1021 words - 4 pages principal of scarce resources, or as Stephen Slavin calls it in Economics Control over essential resource. (Slavin 541) The game Monopoly is a prime illustration of scarce resources; that is, “There’s a limit to the amount we can produce in a given time with available resources.” (Schiller 9) The property is limited - Nothing can be done to create more property; you can only build on your property to make it more productive, if the houses

An Inquiry into the Wealth of Nations by Adam Smith

798 words - 4 pages correlation between value in use and value of exchange. “The one may be called ‘value in use;’ the other, ‘value in exchange’. The things which have the greatest value in use have frequently little or no value in exchange; and, on the contrary, those which have the greatest value in exchange have frequently little or no value in use. Nothing is more useful than water; but it will purchase scarce anything; scarce anything can be had in exchange for it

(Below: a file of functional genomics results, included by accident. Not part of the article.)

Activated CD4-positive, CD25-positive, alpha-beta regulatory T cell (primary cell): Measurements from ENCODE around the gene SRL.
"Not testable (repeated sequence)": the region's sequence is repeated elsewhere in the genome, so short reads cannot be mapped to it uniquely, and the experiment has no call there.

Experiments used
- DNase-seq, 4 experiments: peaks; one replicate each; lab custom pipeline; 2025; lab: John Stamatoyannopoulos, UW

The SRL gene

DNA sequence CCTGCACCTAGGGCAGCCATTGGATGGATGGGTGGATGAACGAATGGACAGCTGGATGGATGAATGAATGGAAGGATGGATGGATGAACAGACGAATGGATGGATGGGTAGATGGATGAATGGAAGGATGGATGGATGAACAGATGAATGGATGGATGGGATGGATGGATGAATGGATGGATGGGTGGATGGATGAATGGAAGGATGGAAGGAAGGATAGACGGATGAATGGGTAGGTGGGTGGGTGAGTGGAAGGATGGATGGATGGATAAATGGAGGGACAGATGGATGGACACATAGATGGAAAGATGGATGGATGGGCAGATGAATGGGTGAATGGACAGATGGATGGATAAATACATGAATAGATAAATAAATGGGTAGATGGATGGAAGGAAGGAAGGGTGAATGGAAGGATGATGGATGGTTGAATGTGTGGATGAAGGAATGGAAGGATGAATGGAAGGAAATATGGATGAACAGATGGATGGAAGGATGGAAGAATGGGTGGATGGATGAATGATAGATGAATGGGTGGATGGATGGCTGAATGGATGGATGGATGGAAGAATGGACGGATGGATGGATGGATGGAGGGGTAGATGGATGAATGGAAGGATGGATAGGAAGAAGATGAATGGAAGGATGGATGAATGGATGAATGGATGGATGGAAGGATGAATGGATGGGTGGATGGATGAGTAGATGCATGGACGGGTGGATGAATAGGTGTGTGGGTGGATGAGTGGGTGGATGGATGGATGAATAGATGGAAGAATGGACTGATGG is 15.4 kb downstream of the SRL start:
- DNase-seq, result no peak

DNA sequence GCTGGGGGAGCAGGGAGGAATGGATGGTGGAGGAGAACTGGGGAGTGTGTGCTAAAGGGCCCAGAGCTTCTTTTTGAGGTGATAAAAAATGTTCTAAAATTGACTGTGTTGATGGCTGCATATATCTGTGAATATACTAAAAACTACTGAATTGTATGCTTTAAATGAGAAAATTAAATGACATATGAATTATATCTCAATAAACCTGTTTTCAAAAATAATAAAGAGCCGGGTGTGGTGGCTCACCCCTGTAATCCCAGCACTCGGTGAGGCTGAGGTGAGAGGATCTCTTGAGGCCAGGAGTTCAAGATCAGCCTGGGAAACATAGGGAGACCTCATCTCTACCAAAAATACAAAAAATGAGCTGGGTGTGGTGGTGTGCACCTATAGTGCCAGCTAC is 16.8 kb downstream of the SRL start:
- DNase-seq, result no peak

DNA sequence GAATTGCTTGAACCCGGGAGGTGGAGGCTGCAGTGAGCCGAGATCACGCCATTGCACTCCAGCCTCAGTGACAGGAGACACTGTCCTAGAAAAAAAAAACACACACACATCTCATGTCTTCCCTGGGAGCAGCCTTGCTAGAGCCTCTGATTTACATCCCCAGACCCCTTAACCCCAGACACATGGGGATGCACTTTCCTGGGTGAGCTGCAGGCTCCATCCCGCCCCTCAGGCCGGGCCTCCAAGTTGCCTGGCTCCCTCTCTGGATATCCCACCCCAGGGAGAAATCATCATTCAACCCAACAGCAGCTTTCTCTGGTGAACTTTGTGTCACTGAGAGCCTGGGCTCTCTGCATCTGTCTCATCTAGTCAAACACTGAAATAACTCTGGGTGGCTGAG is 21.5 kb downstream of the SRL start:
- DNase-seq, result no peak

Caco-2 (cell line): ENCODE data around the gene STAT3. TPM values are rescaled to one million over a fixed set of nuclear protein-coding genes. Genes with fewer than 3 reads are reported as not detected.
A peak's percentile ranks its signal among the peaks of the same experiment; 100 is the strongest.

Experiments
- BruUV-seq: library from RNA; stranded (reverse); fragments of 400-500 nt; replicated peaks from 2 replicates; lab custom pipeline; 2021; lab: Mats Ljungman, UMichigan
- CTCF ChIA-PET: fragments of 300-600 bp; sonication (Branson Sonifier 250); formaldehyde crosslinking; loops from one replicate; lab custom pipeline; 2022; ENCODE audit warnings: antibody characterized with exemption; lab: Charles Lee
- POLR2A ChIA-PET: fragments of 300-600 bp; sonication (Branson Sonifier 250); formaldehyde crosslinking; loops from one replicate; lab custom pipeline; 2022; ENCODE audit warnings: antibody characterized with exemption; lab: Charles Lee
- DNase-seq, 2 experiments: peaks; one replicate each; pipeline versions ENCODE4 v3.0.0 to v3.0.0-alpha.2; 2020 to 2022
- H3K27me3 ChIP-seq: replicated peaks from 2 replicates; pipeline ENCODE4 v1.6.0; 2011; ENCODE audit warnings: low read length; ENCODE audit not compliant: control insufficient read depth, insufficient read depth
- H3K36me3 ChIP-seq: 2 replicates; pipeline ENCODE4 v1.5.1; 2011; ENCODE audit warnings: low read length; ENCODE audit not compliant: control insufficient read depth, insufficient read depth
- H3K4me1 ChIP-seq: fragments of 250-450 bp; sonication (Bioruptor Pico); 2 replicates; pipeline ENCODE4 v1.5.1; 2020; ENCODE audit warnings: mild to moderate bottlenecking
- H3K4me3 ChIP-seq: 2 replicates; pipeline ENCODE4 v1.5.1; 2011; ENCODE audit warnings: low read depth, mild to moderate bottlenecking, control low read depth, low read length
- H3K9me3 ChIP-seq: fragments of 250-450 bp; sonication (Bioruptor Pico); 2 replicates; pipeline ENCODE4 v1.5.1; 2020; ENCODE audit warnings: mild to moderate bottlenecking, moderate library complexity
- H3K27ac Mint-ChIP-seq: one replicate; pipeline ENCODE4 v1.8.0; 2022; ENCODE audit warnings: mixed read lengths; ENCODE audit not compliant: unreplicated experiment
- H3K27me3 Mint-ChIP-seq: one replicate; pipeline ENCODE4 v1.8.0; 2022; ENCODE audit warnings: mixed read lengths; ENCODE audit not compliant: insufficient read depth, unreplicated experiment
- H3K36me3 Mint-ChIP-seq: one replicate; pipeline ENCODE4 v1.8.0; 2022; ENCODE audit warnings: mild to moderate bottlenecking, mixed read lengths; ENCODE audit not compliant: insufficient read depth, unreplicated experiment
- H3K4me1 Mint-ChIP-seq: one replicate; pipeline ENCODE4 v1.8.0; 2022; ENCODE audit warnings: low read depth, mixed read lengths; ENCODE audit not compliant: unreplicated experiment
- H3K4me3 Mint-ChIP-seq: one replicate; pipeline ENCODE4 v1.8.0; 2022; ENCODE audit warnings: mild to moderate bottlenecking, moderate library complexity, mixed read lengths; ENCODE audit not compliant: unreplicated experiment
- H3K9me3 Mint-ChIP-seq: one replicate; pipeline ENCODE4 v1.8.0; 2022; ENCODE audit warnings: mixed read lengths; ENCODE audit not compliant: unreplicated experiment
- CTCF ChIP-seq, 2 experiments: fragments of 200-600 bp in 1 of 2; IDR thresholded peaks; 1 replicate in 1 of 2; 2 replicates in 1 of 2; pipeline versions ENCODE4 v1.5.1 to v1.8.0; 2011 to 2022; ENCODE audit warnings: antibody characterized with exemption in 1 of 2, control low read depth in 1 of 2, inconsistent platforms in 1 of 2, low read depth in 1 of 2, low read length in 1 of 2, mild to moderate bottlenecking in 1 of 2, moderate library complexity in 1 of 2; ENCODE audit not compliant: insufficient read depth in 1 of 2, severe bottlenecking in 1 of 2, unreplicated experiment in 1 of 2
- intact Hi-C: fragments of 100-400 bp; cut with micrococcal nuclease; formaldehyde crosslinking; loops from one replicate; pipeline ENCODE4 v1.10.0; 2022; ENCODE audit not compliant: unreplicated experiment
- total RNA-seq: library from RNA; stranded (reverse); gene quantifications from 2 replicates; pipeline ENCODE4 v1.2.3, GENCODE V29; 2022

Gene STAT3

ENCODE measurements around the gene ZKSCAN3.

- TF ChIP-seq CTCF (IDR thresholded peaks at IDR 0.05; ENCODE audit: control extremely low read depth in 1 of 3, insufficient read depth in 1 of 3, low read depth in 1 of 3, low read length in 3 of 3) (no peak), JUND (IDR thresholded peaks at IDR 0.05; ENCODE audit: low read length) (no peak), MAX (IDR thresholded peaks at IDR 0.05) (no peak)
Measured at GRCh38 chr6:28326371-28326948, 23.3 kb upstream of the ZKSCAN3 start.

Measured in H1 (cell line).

what is a hero?

471 words - 2 pages shown those around him his courageousness; he is also someone who risked his life to help others. This person is my grandfather, (name). Born in a time when luxuries were minimal, my grandfather coped with the fact that he was unable to live a work-free life. Growing up during the Great Depression, he suffered. Although money was scarce, he found ways to help support his family through working long hours. As one of the fewer fortunate people who

Organ Transplantation and Ethical Considerations

2744 words - 11 pages it is time to forgo heroic lifesaving measures. Indeed, their traditional role as patient advocates would seem to compel them to ignore the odds and do whatever they can to help their patients…However, when such heroic measures require scarce resources that could be better used to help others, their good intentions can be unjust (272). The tragedy of Jésica Santillán's death should be a call to physicians, transplant boards, and UNOS

What Are the Causes of Ethnic Conflict?